Australians should never forget World War I. Or World War II. Each had profound effects on the nation – the first war practically flattened and bankrupted us. It destroyed for generations the optimism and confidence of a nation that had entered the century with perhaps the highest standard of living on earth. Australians ended the war broke and almost broken – perhaps not sorry that we went but certainly, except for a certain officer class, in no mood to think that battle had baptised or ennobled us.
This is not to suggest that the War Memorial should become a mere temple to the futility of war – or the cupidity of politicians. We show our respect for those who suffered, and we honour and remember them, if, any longer, we can. We should renew our cynicism about leaders who seek to politicise national security, or wrap themselves in the flag. We resolve to remember our history so we do not forget it.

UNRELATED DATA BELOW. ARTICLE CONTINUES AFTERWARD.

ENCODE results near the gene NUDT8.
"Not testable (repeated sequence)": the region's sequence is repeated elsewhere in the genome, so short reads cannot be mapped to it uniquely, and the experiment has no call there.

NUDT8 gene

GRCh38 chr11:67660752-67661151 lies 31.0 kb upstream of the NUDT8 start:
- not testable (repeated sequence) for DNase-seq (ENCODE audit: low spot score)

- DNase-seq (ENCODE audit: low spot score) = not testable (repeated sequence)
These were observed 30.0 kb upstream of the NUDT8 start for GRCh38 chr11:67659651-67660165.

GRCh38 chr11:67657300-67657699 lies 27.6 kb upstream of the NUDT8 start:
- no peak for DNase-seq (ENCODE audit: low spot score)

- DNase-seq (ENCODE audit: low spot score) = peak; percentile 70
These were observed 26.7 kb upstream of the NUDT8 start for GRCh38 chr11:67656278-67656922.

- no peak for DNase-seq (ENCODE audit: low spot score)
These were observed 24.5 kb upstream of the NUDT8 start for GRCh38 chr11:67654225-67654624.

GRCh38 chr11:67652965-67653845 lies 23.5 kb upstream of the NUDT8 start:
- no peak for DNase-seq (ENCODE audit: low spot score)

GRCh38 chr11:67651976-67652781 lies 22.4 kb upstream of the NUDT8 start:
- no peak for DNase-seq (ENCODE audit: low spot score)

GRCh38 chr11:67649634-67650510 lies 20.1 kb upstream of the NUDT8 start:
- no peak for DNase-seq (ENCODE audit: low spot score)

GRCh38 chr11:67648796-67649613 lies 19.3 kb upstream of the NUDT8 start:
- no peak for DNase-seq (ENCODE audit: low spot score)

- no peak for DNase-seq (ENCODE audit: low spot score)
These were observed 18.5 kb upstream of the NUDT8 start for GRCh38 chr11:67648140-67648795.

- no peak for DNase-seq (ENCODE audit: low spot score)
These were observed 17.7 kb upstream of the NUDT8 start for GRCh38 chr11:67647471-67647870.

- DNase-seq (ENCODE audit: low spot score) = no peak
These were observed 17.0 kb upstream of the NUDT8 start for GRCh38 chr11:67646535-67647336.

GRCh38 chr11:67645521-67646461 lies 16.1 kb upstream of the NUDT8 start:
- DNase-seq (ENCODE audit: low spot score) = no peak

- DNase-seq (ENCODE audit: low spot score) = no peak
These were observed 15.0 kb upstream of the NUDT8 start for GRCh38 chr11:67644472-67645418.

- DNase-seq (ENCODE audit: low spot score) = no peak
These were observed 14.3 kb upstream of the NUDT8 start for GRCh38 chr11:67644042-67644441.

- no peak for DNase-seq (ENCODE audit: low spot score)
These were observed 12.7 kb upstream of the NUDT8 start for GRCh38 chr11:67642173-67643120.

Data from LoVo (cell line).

After the forlorn memorials of World War I, survivors of World War II thought it enough to add another plaque for the extra dead of the next war. If there was to be a second memorial, many resolved, it should be in the form of some practical civic project, which served the community's need. In the town I was born (in my family, four boys and a girl served overseas), this took the form of an ambulance station and a public swimming pool – if one off limits to Aborigines, even those who were returning soldiers, thanks to the local RSL's insistence. It was to be 15 years after the war when the local community concluded that the freedoms people had fought for, and some had died for, included the right of Aboriginal Australians to live in the town, or to walk around it after dark.